The energy watchdog is bringing in regulations to make energy firms give customers notice before they raise prices.
Previous rules allowed energy companies to write to customers up to 65 days after increasing prices, but Ofgem confirmed it was bringing in new regulations next month to give households more time to switch their provider before bill hikes.
The changes come as Ofgem leads a widespread shake-up of the industry. It announced a proposed overhaul last week, revealing it had gathered evidence proving that providers were raising bills more quickly than they lowered them when wholesale costs dropped.
Under the new rules, energy suppliers will also have to give customers 30 days’ notice of any change to their contract that will leave customers significantly worse off.
All the “big six” energy providers have brought in price hikes in recent months, blaming the rising cost of gas and oil on the wholesale markets.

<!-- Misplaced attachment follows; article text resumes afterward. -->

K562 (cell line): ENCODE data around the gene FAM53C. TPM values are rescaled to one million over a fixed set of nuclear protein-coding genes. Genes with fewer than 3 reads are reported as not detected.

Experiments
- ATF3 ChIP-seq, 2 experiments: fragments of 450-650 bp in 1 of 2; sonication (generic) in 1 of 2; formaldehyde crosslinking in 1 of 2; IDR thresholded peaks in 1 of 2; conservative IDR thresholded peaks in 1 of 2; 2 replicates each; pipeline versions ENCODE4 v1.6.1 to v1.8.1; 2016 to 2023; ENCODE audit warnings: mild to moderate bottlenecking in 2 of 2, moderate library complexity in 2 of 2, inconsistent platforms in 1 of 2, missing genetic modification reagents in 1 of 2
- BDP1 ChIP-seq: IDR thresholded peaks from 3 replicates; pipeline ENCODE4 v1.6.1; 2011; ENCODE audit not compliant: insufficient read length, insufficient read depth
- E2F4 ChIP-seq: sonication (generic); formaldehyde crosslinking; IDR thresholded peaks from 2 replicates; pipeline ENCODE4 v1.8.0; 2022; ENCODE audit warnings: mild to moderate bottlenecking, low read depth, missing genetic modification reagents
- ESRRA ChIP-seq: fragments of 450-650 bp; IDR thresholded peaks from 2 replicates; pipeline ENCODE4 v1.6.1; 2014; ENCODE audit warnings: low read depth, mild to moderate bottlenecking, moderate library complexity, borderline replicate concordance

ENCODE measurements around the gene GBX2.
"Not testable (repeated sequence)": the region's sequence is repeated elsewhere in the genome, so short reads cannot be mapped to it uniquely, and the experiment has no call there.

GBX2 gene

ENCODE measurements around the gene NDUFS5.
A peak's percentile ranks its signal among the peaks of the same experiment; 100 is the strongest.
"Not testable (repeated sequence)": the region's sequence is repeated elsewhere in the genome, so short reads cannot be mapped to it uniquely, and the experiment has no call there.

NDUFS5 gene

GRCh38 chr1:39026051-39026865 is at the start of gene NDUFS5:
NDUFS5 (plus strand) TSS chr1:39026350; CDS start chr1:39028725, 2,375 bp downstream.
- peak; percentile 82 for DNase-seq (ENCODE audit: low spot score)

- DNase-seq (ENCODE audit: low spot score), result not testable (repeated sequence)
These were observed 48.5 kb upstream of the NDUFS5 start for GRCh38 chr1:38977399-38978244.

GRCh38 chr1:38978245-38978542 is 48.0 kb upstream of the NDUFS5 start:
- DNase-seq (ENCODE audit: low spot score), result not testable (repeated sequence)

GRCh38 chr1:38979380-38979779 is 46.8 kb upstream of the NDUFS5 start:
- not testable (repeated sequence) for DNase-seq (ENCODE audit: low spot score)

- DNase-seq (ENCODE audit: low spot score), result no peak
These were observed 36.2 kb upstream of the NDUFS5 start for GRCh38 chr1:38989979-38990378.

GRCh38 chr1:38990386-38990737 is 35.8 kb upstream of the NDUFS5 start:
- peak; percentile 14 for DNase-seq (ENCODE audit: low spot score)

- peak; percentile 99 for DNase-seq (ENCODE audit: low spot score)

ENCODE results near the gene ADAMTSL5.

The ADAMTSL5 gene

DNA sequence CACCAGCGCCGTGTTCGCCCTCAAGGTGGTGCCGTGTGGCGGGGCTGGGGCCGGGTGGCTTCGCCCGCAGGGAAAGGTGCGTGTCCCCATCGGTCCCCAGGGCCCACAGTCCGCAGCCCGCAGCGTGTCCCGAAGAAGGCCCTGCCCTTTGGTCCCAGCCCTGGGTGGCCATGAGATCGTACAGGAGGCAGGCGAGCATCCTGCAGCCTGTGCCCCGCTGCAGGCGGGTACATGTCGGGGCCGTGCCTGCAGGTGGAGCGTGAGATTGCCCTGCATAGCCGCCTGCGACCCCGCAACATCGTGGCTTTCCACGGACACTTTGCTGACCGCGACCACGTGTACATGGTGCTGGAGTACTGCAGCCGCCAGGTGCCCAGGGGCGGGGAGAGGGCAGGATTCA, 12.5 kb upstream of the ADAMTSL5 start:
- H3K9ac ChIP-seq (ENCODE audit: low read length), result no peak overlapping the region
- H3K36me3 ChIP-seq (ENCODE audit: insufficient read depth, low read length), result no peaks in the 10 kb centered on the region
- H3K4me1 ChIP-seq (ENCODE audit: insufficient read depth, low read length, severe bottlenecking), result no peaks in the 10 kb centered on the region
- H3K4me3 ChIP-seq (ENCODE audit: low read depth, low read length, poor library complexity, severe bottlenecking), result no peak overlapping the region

Ofgem’s senior partner for markets Andrew Wright said the changes “will again show that we are serious about making sure suppliers play it straight with consumers”.
“We believe that 30 days’ advance notification of price increases, coupled with our new proposals for more transparency and an end to complex tariffs, will give consumers more power to make informed switching choices.”
The changes, which were first proposed by Ofgem in September, will come into force on April 28.
Ofgem last week threatened to refer energy companies to the Competition Commission if they do not simplify prices and sell off between 10 per cent and 20 per cent of their electricity output to allow smaller firms to enter the market.